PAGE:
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Butler: I was fed up with lack of game-time at Munster and needed a change


Butler: Enjoing his time in Pau. Photo: Nicolas Peschier/AFP/Getty Images

Butler: Enjoing his time in Pau. Photo: Nicolas Peschier/AFP/Getty Images

AFP/Getty Images

Butler: Enjoing his time in Pau. Photo: Nicolas Peschier/AFP/Getty Images

Paddy Butler is running late, or rather his French lesson did, but they are all part of his daily routine nowadays in the south of France.

Now in his second season with Pau, the Tipperary native has settled well in his new surroundings. The strong Munster connection certainly helped.

The province's former backs coach Simon Mannix is in charge at Pau, while back-row pair James Coughlan and Sean Dougall are playing for the Top 14 club. Another two Munster men Elliot Corcoran and Paddy O'Sullivan (performance analysts) are also with Pau.

Having come through the Academy, Butler reached a crossroads in his career and despite starting the Pro12 final two years ago, he felt he wasn't getting the amount of game-time that his performances merited.

For many, the decision to move abroad is an easy one, especially when there isn't a contract offer on the table back home but in Butler's case it wasn't as straightforward.

Munster had offered the former Rockwell College student an extension but he couldn't see a clear path that would allow him to play as often as he needed to.

"I just got frustrated because you can do as much training as you want but the reason I'm playing rugby is to play games, not just to train," Butler says.

"I made the decision early that I wanted to leave and try and play rugby week in, week out, which I wasn't getting at Munster. I got fed up of playing with the 'A's. Getting a chance with Munster and playing two games and then getting dropped to the bench or out of the squad for the Heineken Cup games.

"To be honest, I had enough of it. I was at an age where I needed to play. You learn from playing, it's a good apprenticeship. That's the way I look at it, it was an unbelievable apprenticeship with some of the best players in the world. But it comes to a point where you have to be playing week in, week out, otherwise, you only go so far.

"It wasn't happening for me at Munster and I wasn't prepared to wait. I wanted to go out and do it. I wanted a change. I was playing good rugby so I was confident that wherever I went, I would play."

It seemed a brave decision to leave Munster but, in Butler's mind, it was rather simple. The move has been a huge success for the 26-year old. Last season he played the most minutes out of anyone at the club and this year, he captained Pau throughout the Challenge Cup.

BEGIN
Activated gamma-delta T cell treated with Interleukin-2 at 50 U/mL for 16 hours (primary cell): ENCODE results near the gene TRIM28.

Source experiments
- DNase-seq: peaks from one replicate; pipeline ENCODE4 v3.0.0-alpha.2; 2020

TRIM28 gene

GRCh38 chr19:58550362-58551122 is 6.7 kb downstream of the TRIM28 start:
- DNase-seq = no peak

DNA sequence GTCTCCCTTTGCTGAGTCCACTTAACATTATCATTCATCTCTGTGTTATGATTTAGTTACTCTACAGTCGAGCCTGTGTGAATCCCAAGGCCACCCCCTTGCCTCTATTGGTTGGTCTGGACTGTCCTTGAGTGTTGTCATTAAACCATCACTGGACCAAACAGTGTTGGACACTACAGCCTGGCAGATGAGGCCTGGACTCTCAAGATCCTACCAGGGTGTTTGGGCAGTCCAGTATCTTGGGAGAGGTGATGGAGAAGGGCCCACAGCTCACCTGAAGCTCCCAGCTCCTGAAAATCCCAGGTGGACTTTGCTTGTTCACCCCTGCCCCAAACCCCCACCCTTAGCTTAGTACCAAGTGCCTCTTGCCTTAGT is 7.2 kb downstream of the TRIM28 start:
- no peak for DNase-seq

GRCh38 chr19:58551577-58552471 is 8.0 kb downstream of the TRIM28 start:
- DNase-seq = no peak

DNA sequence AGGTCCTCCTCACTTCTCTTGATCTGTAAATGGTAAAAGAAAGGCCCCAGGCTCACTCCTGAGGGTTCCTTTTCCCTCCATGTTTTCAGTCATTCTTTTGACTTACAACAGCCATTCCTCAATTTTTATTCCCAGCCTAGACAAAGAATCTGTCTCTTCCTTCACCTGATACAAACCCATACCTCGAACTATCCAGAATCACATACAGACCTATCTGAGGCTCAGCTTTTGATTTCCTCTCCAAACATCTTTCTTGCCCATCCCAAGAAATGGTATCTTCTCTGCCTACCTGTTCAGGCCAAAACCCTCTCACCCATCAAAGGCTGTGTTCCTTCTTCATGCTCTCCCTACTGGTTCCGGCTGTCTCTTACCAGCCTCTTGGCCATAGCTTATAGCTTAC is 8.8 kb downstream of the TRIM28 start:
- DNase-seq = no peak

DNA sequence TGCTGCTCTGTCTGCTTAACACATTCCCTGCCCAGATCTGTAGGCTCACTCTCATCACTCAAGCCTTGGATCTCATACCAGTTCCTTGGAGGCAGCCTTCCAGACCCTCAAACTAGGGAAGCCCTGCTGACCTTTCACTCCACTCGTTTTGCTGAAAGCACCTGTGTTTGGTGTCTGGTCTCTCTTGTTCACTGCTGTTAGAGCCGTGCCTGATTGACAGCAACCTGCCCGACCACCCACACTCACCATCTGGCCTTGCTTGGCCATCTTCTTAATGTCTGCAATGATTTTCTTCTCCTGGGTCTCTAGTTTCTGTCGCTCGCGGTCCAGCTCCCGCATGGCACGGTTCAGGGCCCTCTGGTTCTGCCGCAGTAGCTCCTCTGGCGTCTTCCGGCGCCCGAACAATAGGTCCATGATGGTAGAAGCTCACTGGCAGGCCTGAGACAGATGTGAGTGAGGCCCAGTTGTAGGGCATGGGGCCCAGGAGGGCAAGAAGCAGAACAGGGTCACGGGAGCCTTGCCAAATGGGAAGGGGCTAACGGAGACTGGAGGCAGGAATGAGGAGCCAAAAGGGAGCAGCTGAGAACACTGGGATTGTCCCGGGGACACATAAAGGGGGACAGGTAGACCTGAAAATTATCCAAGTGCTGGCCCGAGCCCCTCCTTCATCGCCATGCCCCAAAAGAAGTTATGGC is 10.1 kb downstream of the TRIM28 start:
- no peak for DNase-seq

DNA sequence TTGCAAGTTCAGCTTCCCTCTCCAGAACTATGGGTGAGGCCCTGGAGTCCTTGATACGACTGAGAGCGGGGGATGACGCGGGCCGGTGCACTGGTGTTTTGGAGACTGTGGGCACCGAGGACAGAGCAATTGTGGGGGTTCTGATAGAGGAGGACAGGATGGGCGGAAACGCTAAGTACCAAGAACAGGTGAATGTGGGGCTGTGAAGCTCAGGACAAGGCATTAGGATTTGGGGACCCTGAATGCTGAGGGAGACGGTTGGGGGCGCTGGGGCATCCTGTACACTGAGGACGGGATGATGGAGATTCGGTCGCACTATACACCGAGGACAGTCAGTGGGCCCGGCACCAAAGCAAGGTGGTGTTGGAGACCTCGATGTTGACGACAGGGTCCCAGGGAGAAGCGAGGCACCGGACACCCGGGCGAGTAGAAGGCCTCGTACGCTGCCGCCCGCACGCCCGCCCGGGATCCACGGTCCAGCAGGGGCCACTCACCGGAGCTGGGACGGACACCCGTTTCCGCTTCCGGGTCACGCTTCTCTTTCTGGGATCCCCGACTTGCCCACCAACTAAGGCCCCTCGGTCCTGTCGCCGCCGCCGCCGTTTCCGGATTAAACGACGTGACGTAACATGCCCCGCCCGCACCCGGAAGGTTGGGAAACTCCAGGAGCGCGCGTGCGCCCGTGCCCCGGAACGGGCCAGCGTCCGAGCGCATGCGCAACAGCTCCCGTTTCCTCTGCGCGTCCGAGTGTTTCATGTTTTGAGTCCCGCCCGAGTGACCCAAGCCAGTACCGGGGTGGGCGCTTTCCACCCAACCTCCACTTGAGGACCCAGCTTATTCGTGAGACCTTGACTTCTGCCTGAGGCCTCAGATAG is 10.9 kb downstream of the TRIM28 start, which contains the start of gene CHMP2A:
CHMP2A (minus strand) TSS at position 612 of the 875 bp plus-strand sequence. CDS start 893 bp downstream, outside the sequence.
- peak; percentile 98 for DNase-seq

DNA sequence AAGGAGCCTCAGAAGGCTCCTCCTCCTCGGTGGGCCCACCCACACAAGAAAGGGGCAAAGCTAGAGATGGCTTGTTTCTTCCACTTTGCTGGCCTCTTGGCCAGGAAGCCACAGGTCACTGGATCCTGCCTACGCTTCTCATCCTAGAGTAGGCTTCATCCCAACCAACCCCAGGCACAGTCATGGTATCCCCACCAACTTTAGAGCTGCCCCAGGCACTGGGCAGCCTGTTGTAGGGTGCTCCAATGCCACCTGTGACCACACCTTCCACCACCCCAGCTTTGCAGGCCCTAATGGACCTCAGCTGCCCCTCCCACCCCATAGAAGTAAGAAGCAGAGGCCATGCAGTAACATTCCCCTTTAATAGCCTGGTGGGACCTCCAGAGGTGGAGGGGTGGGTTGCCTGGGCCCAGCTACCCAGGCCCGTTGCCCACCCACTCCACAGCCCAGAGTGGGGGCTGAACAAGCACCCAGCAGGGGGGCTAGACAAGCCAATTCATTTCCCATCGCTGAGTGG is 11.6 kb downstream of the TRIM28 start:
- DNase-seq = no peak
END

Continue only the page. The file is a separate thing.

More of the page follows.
More times than not, he is at blindside flanker, with Coughlan anchoring the scrum and Dougall pushing for a place on the openside.

Just before Christmas, Butler was rewarded for his excellent form with a new two-year contract extension that runs until 2018 - at which stage he knows that another big decision will have to be made.

Butler has represented Emerging Ireland as well as the U-20s and has major ambitions of winning a first senior cap.

"I'd love to play international rugby for my country," he enthuses.

"Realistically, it's not going to happen when you're playing abroad, especially when there are a huge amount of back-rows in Ireland that are unbelievably good players.

"For me to play for Ireland, I'd have to move home. I'll just have to weigh up my options and have a serious think about it in two years."

Life is good in France and Pau are a very ambitious club. With two World Cup winners - Conrad Smith and Colin Slade - already on their books, they are likely to add a third in Ben Smith next season.

Butler remains central to their plans and their eagerness for him to commit his immediate future to the club illustrated that. "Originally, I saw it as a two-year thing," Butler admits. "When this two years is up, I'll still only be 28. I won't be over the hill. I'll have to make another decision if I want to try and play for Ireland or if I want to try go back to Munster or another province.

"I'm happy, it's going well. All we're talking about here is how we're going to win the Top 14. I can see us realistically competing from next season onwards.

"It would have been foolish to leave something that's going so well for me. If you're loving your rugby and life is good, why would you leave?"

Irish Independent